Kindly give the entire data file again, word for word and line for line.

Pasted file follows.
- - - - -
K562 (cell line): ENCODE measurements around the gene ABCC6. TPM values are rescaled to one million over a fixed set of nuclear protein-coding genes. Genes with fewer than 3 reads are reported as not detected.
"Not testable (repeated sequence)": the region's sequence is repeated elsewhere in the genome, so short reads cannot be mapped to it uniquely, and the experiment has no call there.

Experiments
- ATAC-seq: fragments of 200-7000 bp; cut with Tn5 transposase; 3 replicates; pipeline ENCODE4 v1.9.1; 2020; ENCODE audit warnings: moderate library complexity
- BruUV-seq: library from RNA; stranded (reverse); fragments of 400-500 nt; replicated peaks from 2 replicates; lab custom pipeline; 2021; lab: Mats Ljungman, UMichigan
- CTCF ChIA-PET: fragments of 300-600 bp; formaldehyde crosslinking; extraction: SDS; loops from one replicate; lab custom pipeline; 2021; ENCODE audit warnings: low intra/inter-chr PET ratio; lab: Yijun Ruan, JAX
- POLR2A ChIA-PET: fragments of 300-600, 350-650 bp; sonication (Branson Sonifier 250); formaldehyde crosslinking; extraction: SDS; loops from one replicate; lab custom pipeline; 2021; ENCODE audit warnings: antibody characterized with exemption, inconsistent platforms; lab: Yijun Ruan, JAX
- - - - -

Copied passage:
K562 (cell line): ENCODE measurements around the gene ABCC6. TPM values are rescaled to one million over a fixed set of nuclear protein-coding genes. Genes with fewer than 3 reads are reported as not detected.
"Not testable (repeated sequence)": the region's sequence is repeated elsewhere in the genome, so short reads cannot be mapped to it uniquely, and the experiment has no call there.

Experiments
- ATAC-seq: fragments of 200-7000 bp; cut with Tn5 transposase; 3 replicates; pipeline ENCODE4 v1.9.1; 2020; ENCODE audit warnings: moderate library complexity
- BruUV-seq: library from RNA; stranded (reverse); fragments of 400-500 nt; replicated peaks from 2 replicates; lab custom pipeline; 2021; lab: Mats Ljungman, UMichigan
- CTCF ChIA-PET: fragments of 300-600 bp; formaldehyde crosslinking; extraction: SDS; loops from one replicate; lab custom pipeline; 2021; ENCODE audit warnings: low intra/inter-chr PET ratio; lab: Yijun Ruan, JAX
- POLR2A ChIA-PET: fragments of 300-600, 350-650 bp; sonication (Branson Sonifier 250); formaldehyde crosslinking; extraction: SDS; loops from one replicate; lab custom pipeline; 2021; ENCODE audit warnings: antibody characterized with exemption, inconsistent platforms; lab: Yijun Ruan, JAX